Despite the potential benefits of opioid therapy for patients with pain, the rise in the use of opioids has been accompanied by escalating rates of prescription opioid misuse, opioid addiction, and opioid overdose deaths in these patients. To date, the factors responsible for prescription opioid misuse and addiction in patients with pain remain poorly understood. There is also a lack of treatment interventions that can be used for preventing opioid use problems among patients with pain.
The first aim of the proposed research program is to examine the psychological and biological factors that contribute to opioid misuse and addiction over the course of opioid therapy. Patients will undergo laboratory procedures, complete electronic diaries, and undergo clinical interviews at fixed time points (i.e., 3, 6, 9, 12 months) over a 12-month period.
The second aim is to examine the determinants of opioid craving (i.e., the subjective desire to use opioids). Patients prescribed opioids will be asked to complete electronic diaries and to provide saliva samples, at home, for a period of 10 consecutive days. We will be specifically interested in examining the contribution of psychological and neuroendocrine (i.e., hormonal) factors to prescription opioid craving.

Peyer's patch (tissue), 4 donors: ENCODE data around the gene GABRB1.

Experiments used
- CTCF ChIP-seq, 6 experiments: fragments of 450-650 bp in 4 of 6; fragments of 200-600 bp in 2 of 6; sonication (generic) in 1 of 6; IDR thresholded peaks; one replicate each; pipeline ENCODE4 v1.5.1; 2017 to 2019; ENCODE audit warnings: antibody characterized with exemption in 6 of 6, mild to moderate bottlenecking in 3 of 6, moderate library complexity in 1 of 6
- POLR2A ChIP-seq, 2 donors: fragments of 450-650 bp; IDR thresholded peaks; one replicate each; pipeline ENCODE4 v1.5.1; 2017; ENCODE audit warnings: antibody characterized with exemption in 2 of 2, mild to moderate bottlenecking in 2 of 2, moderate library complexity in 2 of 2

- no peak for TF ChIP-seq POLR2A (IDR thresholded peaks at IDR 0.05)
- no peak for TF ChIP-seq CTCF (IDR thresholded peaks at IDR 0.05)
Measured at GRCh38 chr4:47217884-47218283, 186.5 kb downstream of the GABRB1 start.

The third aim is to test the effectiveness of a treatment intervention, delivered through a smartphone "app", for reducing the incidence of opioid misuse and addiction among "high-risk" patients with pain prescribed opioids. This treatment will specifically focus on stress/negative affect regulation, helping patients cope with opioid cravings, and on enhancing patients' motivation to abstain from misusing opioids.
Findings from the proposed research program will be novel, timely, and will have direct implications for clinicians involved in pain management. Findings from the proposed research program might also ultimately help reduce the growing rates of opioid misuse and addiction among chronic pain patients prescribed opioids.